Revising REACH guidance on information requirements and chemical safety assessment for engineered nanomaterials for aquatic ecotoxicity endpoints: recommendations from the EnvNano project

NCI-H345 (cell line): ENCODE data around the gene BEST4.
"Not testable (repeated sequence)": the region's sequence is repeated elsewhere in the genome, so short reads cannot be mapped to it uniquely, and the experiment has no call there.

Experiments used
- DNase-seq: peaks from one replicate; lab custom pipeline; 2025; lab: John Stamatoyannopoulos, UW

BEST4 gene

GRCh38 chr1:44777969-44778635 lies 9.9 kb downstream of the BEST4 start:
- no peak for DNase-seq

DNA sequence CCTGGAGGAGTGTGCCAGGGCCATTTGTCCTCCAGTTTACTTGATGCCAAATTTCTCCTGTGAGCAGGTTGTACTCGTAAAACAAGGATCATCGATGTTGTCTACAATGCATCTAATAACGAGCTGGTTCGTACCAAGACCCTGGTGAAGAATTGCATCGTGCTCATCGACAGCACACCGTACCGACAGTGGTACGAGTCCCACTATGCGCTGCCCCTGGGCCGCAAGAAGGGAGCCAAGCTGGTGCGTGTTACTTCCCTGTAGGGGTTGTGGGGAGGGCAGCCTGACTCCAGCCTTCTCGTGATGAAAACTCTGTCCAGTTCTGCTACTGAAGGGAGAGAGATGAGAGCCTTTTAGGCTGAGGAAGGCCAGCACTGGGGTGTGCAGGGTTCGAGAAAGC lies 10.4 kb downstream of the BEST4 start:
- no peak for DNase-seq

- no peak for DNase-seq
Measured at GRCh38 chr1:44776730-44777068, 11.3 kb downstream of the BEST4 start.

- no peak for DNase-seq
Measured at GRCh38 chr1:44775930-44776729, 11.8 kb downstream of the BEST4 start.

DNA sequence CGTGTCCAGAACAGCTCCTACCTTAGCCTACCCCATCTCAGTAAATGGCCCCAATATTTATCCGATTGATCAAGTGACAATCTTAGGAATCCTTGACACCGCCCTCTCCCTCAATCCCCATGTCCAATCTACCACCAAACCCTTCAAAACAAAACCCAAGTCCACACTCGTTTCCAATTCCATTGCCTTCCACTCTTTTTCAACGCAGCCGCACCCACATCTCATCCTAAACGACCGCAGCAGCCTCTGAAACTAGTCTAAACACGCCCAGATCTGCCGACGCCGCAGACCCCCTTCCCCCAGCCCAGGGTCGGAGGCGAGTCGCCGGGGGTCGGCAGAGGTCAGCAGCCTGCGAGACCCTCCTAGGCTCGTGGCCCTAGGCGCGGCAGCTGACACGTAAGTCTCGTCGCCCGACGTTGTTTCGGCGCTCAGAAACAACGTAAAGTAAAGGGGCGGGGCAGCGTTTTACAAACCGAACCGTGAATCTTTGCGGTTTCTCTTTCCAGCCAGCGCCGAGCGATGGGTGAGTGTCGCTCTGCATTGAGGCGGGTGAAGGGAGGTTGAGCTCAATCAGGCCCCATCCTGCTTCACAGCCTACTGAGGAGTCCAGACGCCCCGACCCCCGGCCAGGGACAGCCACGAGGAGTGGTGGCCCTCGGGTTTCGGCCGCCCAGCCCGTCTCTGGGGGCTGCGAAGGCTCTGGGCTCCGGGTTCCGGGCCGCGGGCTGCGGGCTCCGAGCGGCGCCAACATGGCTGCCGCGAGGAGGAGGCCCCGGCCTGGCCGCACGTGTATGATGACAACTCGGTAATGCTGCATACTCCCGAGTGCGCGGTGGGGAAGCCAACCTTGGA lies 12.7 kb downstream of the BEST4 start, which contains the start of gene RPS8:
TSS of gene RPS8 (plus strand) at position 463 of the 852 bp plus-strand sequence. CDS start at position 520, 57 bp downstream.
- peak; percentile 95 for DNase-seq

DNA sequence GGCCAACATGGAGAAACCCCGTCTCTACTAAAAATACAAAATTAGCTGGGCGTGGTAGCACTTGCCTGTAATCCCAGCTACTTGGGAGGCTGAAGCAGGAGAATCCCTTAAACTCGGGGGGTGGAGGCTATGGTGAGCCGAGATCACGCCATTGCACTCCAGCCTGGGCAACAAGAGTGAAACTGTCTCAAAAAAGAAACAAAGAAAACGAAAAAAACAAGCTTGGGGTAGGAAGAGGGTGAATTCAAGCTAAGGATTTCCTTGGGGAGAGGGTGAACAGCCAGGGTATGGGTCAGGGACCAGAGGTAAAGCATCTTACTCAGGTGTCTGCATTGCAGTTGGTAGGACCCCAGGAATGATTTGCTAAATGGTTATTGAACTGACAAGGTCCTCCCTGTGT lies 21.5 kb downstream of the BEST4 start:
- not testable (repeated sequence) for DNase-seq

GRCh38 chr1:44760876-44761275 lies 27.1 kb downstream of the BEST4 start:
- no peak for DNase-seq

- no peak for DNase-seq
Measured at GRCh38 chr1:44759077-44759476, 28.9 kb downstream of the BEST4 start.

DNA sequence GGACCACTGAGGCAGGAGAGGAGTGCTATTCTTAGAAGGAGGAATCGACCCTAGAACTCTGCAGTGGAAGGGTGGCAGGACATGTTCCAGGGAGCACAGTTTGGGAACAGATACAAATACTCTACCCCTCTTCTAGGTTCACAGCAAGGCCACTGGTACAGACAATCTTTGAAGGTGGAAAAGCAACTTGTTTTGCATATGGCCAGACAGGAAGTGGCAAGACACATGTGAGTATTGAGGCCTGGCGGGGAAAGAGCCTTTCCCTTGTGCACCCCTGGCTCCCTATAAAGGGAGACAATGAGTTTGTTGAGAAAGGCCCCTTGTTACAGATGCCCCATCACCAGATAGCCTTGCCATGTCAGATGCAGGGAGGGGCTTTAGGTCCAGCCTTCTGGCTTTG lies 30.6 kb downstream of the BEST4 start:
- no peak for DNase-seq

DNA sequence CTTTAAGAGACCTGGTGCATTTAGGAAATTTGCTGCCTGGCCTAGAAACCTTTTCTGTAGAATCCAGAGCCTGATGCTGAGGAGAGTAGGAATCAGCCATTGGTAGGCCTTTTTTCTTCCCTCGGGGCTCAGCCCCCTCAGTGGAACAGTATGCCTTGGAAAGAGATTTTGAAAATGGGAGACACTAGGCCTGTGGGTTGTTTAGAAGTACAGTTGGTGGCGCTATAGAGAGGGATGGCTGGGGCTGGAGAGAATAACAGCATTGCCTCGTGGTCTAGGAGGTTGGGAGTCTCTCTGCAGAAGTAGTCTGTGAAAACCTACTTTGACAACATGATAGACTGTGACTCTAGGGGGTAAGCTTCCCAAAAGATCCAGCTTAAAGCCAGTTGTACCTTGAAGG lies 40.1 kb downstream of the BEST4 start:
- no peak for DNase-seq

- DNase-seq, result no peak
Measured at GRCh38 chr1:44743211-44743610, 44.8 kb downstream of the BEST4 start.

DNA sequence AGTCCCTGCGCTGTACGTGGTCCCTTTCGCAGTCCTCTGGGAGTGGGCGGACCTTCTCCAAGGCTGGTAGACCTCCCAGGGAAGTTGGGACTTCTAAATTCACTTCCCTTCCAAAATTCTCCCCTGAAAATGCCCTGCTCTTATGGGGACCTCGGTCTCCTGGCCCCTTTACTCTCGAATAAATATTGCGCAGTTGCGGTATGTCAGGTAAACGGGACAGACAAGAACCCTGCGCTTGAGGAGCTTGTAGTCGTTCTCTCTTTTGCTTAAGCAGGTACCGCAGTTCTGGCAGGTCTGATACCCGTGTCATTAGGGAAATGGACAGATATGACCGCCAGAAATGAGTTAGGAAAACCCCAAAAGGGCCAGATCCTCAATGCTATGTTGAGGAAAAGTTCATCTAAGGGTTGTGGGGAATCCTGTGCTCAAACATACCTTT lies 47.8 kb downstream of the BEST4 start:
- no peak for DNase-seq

The production and use of nanoparticles (NP) has steadily increased within the last decade; however, knowledge about risks of NP to human health and ecosystems is still scarce. Common knowledge concerning NP effects on freshwater organisms is largely limited to standard short-term (≤48 h) toxicity tests, which lack both NP fate characterization and an understanding of the mechanisms underlying toxicity. Employing slightly longer exposure times (72 to 96 h), we found that suspensions of nanosized (∼100 nm initial mean diameter) titanium dioxide (nTiO(2)) led to toxicity in Daphnia magna at nominal concentrations of 3.8 (72-h EC(50)) and 0.73 mg/L (96-h EC(50)). However, nTiO(2) disappeared quickly from the ISO-medium water phase, resulting in toxicity levels as low as 0.24 mg/L (96-h EC(50)) based on measured concentrations. Moreover, we showed that nTiO(2) (∼100 nm) is significantly more toxic than non-nanosized TiO(2) (∼200 nm) prepared from the same stock suspension. Most importantly, we hypothesized a mechanistic chain of events for nTiO(2) toxicity in D. magna that involves the coating of the organism surface with nTiO(2) combined with a molting disruption. Neonate D. magna (≤6 h) exposed to 2 mg/L nTiO(2) exhibited a "biological surface coating" that disappeared within 36 h, during which the first molting was successfully managed by 100% of the exposed organisms. Continued exposure up to 96 h led to a renewed formation of the surface coating and significantly reduced the molting rate to 10%, resulting in 90% mortality. Because coating of aquatic organisms by manmade NP might be ubiquitous in nature, this form of physical NP toxicity might result in widespread negative impacts on environmental health.